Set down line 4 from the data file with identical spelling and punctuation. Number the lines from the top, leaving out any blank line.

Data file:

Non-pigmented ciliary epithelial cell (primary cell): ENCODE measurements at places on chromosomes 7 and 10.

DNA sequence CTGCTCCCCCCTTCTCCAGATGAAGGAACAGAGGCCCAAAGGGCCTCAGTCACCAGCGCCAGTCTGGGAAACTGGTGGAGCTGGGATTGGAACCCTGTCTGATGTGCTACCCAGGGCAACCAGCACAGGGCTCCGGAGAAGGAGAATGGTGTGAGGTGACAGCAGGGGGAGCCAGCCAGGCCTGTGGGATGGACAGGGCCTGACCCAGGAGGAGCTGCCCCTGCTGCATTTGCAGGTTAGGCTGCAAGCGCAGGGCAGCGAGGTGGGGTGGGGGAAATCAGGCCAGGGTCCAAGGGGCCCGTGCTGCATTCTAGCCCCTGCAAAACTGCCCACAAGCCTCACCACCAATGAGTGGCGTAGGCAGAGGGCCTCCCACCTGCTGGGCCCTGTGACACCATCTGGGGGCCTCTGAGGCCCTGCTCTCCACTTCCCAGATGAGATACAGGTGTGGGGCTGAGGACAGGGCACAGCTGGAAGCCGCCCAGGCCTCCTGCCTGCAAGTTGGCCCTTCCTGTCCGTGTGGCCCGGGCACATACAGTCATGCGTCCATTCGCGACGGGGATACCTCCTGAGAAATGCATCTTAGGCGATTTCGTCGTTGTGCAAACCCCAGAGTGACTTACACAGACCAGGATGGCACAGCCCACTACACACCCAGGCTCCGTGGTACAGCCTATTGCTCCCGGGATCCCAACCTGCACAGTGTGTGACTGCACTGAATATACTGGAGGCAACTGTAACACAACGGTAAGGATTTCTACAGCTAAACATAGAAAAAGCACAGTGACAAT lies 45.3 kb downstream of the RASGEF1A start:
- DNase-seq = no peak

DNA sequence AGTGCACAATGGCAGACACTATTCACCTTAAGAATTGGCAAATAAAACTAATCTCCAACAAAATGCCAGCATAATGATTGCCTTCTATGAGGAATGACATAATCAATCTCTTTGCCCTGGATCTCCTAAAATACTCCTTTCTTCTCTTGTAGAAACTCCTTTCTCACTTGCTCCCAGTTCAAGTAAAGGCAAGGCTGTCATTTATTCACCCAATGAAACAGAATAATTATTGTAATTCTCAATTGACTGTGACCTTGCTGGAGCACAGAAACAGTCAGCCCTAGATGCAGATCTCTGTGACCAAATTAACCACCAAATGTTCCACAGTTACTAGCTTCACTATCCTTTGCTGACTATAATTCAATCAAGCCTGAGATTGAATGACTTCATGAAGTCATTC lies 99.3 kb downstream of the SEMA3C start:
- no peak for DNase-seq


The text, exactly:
DNA sequence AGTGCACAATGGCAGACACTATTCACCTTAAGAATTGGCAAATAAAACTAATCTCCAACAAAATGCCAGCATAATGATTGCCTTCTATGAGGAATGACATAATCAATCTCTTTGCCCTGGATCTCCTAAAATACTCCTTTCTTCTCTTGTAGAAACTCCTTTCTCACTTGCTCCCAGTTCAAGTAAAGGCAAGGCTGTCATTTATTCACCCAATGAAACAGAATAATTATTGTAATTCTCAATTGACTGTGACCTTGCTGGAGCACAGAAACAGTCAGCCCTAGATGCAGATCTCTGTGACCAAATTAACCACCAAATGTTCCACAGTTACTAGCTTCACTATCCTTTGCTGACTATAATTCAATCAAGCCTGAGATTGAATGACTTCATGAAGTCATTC lies 99.3 kb downstream of the SEMA3C start: